In particular, the Italian Supreme Court held that, in light of the principles set out in the Directive, the current Italian procedural provisions must be interpreted as to provide the claimants with sufficient powers to obtain the evidence of antitrust infringements, including the possibility for the Court to order to the accused company the production of documents and appoint Expert Witnesses to get specific and technical information on the alleged antitrust violations.
The decision of the Italian Supreme Court clearly represents a landmark judgement on private antitrust enforcement in Italy. In particular, it is our opinion that such decisions may lead to a substantial increase in the number of “stand-alone” antitrust actions, given it helps overcome the so-called “asymmetry of information, which is one of the most important restraints to bringing antitrust proceedings in Italy.
A Bitter Pill to Swallow – Pharmaceuticals Reprimanded
On 6 August 2015, the Competition and Markets Authority (CMA) announced that it had sent a statement of objections to a major pharmaceutical producer and a large distributor, over their pricing of an anti-epilepsy drug. The case is significant as high or excessive prices are thought to be common in the pharmaceutical sector.
The CMA have based their objections on a breach of Chapter II of the Competition Act 1998, that being the prohibition against an abuse of a dominant position. Therefore the CMA believes the producer and the distributor to both have significant market shares in the manufacture and distribution of the particular drug, a common situation in the pharmaceutical industry where intellectual property rights are enforced vigorously.
The CMA alleges that the producer sold the distribution rights to the distributor (when the drug became generic), but carried on producing the drug for the distributor to sell. After this transition, the price of the drug is alleged to have risen by at least 8 times on supply to the distributor, who then further inflates the price to sell at least 25 times the historic price. The case is further made unusual by the counter-logic that the price of the drug increased many times when it was made generic.
It remains to be seen what effect the CMA’s case will have on the industry as a whole. There could be a market failure in operation here due to the fact that the drug increased in price when it was made generic. It indicates a lack of producers in the market. The CMA may feel that by correcting the producer and distributor in their behaviour, the CMA is acting widely to show that it will counter-market failure and high prices by using its competition law powers. Conversely, given the complexity of the market and the sheer array of products on offer, pharmaceuticals and their distributors may feel justified in maintaining their pricing structures and counting this latest prosecution as a rare anomaly and bad luck for the parties involved.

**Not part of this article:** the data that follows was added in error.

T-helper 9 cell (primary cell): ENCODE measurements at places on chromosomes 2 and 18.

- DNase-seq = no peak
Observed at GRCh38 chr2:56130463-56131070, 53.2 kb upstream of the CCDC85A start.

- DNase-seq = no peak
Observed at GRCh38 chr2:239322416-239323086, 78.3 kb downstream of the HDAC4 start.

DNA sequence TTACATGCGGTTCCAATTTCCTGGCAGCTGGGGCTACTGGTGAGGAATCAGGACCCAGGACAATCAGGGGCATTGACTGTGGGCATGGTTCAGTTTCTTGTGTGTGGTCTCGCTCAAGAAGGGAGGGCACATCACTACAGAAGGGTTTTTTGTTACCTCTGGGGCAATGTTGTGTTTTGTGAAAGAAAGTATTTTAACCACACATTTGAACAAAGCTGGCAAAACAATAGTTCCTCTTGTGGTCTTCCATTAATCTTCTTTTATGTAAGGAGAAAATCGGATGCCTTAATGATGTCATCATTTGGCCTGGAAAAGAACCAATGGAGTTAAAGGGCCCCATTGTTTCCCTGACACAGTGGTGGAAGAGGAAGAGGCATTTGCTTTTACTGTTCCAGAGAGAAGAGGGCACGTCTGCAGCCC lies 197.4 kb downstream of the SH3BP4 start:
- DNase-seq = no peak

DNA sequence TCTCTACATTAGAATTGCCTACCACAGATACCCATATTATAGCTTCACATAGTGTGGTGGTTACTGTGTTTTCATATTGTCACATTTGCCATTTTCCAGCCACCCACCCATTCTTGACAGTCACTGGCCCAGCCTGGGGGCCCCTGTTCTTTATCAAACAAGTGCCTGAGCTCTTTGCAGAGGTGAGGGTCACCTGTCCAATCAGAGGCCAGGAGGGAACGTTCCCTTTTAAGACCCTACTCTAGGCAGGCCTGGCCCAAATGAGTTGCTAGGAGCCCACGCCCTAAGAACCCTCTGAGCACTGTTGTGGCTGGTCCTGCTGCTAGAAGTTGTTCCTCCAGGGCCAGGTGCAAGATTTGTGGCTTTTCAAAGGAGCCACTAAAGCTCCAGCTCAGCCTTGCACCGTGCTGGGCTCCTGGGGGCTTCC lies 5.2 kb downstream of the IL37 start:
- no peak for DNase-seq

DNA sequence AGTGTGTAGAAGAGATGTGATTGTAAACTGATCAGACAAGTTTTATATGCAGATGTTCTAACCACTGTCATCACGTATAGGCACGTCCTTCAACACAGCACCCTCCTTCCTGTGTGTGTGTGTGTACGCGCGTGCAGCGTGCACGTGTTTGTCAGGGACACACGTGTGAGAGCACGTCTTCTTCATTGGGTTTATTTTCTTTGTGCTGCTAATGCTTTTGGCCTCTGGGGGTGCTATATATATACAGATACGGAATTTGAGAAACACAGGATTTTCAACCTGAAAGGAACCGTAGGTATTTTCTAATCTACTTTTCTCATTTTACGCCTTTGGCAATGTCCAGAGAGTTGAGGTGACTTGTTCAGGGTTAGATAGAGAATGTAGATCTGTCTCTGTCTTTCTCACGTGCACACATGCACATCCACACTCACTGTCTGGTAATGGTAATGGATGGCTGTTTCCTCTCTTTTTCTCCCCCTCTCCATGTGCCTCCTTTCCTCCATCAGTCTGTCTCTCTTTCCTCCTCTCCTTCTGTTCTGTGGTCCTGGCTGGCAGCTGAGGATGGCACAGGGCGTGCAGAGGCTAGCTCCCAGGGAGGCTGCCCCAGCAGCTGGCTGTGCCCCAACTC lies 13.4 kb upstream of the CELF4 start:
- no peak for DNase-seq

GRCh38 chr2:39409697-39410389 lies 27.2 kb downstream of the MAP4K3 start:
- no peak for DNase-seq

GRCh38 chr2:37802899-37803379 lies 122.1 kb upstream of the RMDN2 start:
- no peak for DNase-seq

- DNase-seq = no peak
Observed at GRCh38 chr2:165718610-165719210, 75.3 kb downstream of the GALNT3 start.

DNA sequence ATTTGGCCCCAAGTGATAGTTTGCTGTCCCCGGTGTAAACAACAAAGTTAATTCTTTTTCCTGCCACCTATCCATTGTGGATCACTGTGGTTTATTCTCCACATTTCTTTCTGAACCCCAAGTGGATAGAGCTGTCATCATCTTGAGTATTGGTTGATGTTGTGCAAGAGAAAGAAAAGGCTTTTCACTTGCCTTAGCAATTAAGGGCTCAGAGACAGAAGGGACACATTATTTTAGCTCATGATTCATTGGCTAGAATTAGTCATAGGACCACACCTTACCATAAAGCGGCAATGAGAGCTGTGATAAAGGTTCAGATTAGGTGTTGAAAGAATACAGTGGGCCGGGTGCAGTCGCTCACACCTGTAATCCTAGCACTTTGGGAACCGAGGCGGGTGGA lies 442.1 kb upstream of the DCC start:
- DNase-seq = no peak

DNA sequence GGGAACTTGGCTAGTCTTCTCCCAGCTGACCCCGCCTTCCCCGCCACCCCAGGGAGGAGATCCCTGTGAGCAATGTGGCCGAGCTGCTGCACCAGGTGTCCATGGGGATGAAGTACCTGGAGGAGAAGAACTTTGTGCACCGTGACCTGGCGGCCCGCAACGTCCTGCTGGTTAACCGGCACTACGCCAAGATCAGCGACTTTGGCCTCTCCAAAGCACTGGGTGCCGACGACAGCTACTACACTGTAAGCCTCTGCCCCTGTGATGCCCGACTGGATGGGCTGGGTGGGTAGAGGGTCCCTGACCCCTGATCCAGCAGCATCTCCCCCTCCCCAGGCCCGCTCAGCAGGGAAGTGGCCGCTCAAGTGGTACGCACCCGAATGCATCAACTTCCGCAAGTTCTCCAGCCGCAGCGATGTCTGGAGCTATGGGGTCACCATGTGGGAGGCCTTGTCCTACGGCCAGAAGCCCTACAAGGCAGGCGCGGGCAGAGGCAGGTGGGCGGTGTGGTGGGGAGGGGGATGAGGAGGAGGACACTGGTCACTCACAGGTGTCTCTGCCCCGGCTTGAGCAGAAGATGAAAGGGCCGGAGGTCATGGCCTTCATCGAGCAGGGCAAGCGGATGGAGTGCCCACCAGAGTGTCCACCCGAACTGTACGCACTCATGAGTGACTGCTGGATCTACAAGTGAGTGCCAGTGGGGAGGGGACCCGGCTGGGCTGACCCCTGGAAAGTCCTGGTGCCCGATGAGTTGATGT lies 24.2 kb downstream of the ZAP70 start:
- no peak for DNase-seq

The Italian Pharmaceutical Companies Concede Commitments Over Alleged Bid Rigging
On 29th January 2014, the Italian Competition Authority (the “ICA”) opened an in-depth investigation into two leading Italian companies in the pharmaceutical sector (the “Accused Companies”) for an alleged infringement of Article 2 of Law No. 287/1990 (the “Italian Competition Law”); the prohibition of anti-competitive agreements or concerted practices.
The Accused Companies would avoid competing with each other for tenders. In particular, the ICA focused its attention on tenders in three Italian regions: Lombardy, Emilia Romagna and Veneto from 2010 to 2013. Such tenders were aimed at supplying regional hospitals with a particular medicine produced only by the Accused Companies.
The Accused Companies decided to make no independent invitations but asked for the permit to make invitations as joint venture. Region Lombardy and Emilia Romagna denied such permits but one was granted by region Veneto. The Accused Companies made an invitation as a joint venture for tenders in Veneto and two independent invitations in Emilia Romagna offering the same supply price.